Your Rights as a Beneficiary
Beneficiaries under a Will usually want to know how much money they are going to receive or be able to identify their interest in an estate. In some cases, they may want information in relation to the overall assets of the estate. This need for information is understandable and many concerns can arise when there is uncooperative or secretive behaviour on the part of the person who is administering the deceased’s estate, especially if the beneficiary and the deceased were members of the same family.
It’s human nature for a person to be inquisitive and/or mistrustful when information is withheld from them and common complaints made by beneficiaries include:
- The beneficiary has not been provided with a copy of the Will and does not know what they are entitled to; and
- The beneficiary is not being provided with information in relation to the asset and liability position of the estate; and
- The beneficiary is being “kept in the dark” when it comes to information in relation to the estate and its administration.
Fortunately, beneficiaries of estates do have legal rights under the NSW Succession Act 2006 which can be enforced against the Executor or Administrator of an estate. Executors and Administrators also have legal obligations under this Act in respect to both their administration of an estate and their duties to beneficiaries.
Executor’s fiduciary obligation
An executor stands in a fiduciary relationship to all beneficiaries of the estate. Fiduciary simply means a relationship of trust. This relationship is central to the rights of beneficiaries and the obligations of executors in estates. The executor has been entrusted with the assets of the estate and the power to administer the estate for the benefit of the estate beneficiaries. The executor must therefore discharge his or her duties with due care and loyalty to the beneficiaries.
Identifying a beneficiary’s interest
A beneficiary should be promptly informed of their entitlement under a Will or if there is no Will of their entitlement on the deceased’s intestacy (the rules governing the distribution of an estate in the absence of a Will).
When a beneficiary has not been properly informed of their entitlement the law provides beneficiaries with certain rights to access information relating to their entitlement. Those rights include a right to receive a copy of the Will. In New South Wales the law compels a person who has possession or control of a Will of a deceased (and this person does not necessarily have to be an executor) to provide a copy of the Will to any person named or mentioned in the Will, upon request.
Once a beneficiary receives a copy of the Will, they will usually be able to identify their interest in the estate. The beneficiary’s right to further information is often dictated by the nature of their interest in the Will. Essentially, there is a distinction between a beneficiary that holds an interest in a specific asset such as a property, jewellery, or a bank account and a beneficiary that holds a residual or remainder interest in the estate.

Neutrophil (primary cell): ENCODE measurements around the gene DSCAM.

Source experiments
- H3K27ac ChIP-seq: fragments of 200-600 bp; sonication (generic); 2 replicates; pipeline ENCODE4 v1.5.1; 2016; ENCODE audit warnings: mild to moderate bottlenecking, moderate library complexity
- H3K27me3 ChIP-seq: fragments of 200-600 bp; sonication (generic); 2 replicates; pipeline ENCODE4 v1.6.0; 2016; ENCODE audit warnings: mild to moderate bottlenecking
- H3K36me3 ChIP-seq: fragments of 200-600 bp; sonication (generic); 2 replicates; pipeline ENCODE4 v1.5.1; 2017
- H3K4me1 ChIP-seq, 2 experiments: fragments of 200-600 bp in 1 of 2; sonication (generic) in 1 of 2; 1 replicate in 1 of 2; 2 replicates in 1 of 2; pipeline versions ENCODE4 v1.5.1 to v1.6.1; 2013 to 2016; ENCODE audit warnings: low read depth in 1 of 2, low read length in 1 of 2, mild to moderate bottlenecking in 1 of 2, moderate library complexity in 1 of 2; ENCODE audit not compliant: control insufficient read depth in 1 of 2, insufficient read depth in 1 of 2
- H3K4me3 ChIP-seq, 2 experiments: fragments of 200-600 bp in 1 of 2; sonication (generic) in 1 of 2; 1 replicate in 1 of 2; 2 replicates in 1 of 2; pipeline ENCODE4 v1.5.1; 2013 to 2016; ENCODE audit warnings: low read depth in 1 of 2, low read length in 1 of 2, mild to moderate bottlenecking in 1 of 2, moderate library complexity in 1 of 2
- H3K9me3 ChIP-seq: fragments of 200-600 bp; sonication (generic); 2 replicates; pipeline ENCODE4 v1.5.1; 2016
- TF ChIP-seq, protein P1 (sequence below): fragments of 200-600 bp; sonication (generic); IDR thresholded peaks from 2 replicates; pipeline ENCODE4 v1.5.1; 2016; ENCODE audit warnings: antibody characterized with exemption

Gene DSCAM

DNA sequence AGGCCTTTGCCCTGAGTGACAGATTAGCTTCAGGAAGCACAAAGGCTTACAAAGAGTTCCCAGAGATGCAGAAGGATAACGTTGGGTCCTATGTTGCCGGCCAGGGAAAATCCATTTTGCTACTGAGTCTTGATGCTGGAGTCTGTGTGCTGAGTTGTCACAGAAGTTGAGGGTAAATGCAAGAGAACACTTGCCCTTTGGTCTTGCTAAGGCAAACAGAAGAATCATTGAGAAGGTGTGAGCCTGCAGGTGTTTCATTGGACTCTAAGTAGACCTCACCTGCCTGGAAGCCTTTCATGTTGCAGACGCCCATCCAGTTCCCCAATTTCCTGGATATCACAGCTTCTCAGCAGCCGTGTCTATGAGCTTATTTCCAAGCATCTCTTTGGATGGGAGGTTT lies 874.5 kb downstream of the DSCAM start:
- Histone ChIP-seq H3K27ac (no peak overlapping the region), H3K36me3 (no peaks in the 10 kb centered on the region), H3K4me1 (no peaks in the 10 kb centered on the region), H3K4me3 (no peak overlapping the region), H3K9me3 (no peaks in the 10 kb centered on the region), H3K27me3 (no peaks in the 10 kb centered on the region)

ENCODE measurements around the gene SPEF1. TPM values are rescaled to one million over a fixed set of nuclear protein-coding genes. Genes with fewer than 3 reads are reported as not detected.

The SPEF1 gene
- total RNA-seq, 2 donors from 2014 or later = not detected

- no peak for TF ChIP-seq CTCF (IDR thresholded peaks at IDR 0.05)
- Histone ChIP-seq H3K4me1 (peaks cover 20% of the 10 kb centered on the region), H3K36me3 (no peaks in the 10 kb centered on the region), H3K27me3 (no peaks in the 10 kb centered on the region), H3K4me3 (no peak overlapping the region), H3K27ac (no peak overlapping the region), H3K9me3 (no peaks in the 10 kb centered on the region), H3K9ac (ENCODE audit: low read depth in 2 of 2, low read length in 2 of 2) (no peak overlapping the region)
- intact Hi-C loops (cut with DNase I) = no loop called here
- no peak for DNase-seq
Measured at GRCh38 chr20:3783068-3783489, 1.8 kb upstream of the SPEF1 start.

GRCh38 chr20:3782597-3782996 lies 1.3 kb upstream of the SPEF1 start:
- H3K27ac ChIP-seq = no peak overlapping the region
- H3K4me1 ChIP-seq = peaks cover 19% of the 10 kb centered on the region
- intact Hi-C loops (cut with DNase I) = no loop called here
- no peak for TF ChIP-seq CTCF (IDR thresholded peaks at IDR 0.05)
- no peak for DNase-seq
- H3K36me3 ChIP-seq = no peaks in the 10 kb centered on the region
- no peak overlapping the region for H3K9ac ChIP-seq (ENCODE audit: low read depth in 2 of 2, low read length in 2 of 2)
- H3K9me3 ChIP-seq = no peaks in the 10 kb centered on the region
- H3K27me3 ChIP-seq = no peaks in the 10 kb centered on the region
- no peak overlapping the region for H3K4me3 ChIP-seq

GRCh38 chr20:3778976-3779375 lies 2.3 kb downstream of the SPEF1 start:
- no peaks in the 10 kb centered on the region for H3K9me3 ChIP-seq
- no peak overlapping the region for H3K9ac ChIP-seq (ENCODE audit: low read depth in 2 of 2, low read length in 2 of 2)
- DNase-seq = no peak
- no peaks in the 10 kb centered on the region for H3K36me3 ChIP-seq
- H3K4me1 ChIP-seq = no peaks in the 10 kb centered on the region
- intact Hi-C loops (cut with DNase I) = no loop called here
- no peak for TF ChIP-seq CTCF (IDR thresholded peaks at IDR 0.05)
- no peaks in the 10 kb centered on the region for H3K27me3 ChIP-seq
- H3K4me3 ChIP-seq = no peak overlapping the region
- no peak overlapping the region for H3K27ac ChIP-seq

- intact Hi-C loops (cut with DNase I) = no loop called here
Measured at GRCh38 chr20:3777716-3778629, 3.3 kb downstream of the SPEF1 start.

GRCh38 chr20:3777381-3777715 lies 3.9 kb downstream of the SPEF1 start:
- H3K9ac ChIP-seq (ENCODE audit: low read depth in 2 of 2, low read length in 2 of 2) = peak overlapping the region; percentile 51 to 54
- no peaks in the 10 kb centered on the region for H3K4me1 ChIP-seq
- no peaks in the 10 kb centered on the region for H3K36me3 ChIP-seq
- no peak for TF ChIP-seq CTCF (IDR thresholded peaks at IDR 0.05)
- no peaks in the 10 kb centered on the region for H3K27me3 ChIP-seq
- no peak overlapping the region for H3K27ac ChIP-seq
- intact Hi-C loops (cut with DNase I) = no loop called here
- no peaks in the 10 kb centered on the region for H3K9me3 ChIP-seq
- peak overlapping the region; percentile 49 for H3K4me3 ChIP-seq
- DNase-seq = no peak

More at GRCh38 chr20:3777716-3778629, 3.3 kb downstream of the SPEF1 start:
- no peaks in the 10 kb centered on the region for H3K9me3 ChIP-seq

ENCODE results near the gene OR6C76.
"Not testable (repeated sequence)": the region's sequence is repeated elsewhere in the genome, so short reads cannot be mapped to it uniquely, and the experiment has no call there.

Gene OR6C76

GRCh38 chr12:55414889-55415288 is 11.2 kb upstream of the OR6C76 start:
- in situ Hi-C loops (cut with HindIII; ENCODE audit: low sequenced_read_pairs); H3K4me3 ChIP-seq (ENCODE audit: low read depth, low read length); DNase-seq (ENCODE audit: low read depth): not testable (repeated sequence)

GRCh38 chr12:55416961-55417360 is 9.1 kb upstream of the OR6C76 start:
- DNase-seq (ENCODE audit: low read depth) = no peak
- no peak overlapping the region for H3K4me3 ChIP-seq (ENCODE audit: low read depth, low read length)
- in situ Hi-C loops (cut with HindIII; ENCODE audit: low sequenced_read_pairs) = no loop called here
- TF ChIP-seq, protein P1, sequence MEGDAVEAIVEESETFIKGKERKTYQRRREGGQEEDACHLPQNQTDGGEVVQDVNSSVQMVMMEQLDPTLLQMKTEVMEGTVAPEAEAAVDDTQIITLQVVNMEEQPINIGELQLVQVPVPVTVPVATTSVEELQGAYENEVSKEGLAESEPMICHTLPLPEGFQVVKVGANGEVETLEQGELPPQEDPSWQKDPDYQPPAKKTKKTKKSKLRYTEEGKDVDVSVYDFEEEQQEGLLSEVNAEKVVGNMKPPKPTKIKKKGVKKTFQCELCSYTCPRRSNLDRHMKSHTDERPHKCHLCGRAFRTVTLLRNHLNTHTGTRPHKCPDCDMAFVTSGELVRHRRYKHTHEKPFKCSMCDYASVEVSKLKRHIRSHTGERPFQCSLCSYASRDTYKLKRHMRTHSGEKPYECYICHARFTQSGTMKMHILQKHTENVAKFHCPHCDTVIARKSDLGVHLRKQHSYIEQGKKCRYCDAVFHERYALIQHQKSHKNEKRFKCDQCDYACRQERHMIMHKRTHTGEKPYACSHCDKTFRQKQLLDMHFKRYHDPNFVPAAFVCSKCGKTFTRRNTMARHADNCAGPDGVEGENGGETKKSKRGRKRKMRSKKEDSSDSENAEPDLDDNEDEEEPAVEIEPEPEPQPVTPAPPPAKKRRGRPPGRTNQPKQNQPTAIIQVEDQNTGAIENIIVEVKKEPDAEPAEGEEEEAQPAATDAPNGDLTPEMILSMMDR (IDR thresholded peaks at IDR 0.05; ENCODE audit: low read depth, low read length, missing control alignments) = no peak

Seeking information about the estate
A beneficiary’s right to information in relation to the operation of an estate is historically steeped in English Law which has continued to inform Australian Law. It has been an accepted legal principle for many years that estate documents “belong” to the beneficiaries and are in a sense the property of the beneficiaries. Access to those documents is an entitlement that should not be denied by the executors.
For a beneficiary to effectively monitor the administration of estate property, it goes without saying the beneficiary needs information regarding the performance of the executor’s duties and powers. To this end the law has imposed on executors and trustees a duty to account to beneficiaries. However, the nature of the beneficiary’s interest can dictate the extent of information they are entitled to.
A beneficiary that holds an interest in a specific asset has a right to access information in relation to that specific asset but they are not strictly entitled to access information in relation to the other assets of the estate, unless there are special circumstances.
The rights of a beneficiary holding a residual or remainder interest in an estate are much broader. As a residuary beneficiary, the entitlement to access information extends to the ability to access information relating to the management and administration of the estate in its entirety. This access extends to all information about the estate and a right to see estate documents as it is information. As every transaction occurring in the estate will ultimately affect that beneficiary’s interest they are entitled to a full accounting of the estate. If information is withheld the beneficiary can approach the Court to compel the executor to provide the relevant information.
Further rights of beneficiaries
Beneficiaries have further rights in estates including the right to be informed of the expected date of distribution and any delays that may arise and to be advised of any litigation against the estate that may affect their entitlement under the Will or intestacy. Beneficiaries who are due to receive a financial legacy are also entitled to receive interest on it if the legacy is not paid within 12 months of the deceased’s death.
If you are a beneficiary in a Will and are having problems getting information about your entitlement or have concerns about the manner in which the deceased’s estate is being administered please contact Lisa Delalis or Ken Gray of our office 02 4731 5899 or email email@example.com.
Download PDF Version:
Your Rights as a Beneficiary